On the other hand, Men in power want to access the data streams and watch every detail of their citizens' behaviour. They employ armies of data scientists and technologists to uncover any clues about private behaviour. Not all of it is sinister, surely - most of it is designed to keep its citizens loyal consumers of democracy, just like chocolate marketers and trinket sellers of various kinds, dedicated to status quo. The problem that confronts the state is the same as what it does to us individually: Knowing more may obscure the meaning, the trends may hide real action, the data walls may make the state more distant and blind than it has been ever before.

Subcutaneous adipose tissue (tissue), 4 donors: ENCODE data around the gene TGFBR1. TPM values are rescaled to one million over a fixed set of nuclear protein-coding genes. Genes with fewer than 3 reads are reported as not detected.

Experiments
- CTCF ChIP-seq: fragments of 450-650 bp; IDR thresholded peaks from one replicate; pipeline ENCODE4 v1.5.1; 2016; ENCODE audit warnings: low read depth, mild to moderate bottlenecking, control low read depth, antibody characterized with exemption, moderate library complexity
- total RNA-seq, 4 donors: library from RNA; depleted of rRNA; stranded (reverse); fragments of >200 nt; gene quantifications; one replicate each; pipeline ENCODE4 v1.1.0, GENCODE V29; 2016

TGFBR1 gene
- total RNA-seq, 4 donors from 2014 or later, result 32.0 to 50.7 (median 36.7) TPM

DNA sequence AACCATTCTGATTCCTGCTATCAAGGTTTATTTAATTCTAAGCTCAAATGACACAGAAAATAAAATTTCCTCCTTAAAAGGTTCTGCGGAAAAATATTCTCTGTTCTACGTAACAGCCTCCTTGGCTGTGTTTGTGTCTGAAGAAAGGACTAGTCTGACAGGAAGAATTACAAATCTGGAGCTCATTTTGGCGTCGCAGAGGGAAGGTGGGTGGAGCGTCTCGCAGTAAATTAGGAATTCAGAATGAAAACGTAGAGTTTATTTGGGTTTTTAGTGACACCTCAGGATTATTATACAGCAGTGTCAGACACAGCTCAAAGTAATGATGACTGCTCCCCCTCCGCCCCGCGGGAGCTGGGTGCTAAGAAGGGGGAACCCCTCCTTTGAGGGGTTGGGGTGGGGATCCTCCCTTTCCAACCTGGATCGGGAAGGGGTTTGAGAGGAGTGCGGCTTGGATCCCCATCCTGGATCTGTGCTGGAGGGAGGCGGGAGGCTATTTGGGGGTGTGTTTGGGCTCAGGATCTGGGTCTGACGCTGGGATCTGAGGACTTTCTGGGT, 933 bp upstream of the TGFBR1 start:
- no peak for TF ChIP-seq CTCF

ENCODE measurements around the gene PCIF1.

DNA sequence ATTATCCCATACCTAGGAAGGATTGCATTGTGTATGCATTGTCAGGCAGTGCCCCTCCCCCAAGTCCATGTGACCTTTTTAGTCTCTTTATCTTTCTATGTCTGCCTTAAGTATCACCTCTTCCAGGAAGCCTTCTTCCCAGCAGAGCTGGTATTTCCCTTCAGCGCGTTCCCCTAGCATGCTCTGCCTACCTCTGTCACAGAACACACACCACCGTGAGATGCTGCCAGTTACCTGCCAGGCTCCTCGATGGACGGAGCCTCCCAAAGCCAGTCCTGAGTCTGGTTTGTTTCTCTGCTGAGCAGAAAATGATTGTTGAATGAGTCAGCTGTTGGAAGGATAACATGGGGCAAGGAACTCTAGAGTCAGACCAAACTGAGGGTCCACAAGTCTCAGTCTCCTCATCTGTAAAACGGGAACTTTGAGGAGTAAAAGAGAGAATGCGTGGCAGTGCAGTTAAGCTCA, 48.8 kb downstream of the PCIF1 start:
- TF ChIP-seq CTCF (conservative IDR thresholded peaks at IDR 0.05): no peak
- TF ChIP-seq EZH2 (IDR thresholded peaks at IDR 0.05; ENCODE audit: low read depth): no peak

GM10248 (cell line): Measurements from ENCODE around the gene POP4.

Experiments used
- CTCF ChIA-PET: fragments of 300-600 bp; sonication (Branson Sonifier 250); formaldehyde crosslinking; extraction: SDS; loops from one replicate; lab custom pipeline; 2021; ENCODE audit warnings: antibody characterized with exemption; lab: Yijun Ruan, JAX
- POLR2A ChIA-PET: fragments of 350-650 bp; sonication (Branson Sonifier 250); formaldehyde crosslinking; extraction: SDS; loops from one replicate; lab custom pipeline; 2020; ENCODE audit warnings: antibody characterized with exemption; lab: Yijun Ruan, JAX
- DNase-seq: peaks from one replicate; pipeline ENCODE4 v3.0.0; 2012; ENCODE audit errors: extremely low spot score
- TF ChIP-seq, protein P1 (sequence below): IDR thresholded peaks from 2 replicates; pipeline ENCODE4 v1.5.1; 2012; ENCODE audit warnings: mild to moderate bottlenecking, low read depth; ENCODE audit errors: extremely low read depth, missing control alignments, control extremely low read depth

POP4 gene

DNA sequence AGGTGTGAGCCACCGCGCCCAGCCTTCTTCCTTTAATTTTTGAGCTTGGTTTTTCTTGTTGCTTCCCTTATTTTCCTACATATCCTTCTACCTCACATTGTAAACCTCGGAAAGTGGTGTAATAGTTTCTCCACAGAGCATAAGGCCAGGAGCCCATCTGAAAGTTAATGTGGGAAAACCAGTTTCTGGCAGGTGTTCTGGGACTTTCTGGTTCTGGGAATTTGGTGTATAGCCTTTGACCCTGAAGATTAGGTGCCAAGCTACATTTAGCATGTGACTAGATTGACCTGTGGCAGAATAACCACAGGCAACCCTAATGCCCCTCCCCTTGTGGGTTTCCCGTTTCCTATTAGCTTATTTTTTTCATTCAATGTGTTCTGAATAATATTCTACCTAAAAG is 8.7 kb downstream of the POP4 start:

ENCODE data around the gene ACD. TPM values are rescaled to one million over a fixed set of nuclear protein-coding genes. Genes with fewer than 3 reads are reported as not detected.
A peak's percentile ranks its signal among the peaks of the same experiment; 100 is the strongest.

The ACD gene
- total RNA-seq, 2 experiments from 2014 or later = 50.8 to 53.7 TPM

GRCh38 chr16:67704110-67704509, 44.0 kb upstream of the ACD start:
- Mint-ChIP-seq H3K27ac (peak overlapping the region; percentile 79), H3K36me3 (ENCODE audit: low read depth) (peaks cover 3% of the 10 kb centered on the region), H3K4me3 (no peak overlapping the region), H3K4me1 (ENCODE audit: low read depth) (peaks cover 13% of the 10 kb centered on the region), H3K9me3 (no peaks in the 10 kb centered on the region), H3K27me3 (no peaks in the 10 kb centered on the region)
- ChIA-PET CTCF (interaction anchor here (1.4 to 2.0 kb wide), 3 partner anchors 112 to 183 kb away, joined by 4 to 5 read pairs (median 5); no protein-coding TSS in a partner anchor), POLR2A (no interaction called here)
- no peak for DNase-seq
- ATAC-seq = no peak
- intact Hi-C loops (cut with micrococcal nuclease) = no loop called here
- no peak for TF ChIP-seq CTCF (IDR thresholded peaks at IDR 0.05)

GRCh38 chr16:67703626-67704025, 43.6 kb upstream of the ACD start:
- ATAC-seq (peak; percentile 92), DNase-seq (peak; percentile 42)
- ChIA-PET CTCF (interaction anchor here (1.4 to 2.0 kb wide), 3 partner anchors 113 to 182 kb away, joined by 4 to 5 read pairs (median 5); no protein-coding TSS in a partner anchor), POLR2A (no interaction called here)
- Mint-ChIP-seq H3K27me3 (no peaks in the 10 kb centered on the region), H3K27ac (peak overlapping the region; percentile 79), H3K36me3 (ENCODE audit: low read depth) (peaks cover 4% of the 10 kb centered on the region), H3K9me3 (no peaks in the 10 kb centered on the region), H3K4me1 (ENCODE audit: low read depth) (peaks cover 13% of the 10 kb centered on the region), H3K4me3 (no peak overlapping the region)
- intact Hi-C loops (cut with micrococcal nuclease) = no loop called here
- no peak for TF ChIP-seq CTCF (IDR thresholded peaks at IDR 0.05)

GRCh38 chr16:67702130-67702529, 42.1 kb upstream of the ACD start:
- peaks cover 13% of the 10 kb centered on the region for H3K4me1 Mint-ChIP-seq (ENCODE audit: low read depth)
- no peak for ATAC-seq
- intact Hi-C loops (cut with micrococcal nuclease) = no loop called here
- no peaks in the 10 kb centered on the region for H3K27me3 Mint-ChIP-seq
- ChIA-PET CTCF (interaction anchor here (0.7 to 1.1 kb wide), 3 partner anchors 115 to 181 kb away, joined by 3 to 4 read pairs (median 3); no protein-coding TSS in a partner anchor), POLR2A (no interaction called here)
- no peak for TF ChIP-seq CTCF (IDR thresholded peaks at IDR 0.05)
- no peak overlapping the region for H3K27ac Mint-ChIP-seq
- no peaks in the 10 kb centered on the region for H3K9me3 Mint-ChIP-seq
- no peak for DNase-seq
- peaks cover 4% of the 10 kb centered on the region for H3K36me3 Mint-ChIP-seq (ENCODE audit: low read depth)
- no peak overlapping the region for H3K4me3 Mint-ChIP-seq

This, in the end, is the bigger point of big data - it makes us all consumers now. The underlying vision, that everyone will follow a pattern, and the moral justification, that the state, its institutions and private corporations should know more to serve our material needs, weave an information society to make us consume more, to make us 'happy'. This also puts the act of being human in stark contrast, of defying the trends, of countering stereotypes, of marching on streets and caring for more than what we need to consume. The small conversations suddenly shed its usual boredom and give us relief; the familiar, the usual, the trivial become special, and the act of rediscovering love, respect and little pleasures reappear as authentically human, almost heroic. It represents a chance to regain our humanity, hidden within the vortex of the data stream, away from the prying eyes of our lords and masters, and in contrast with our own consuming selves.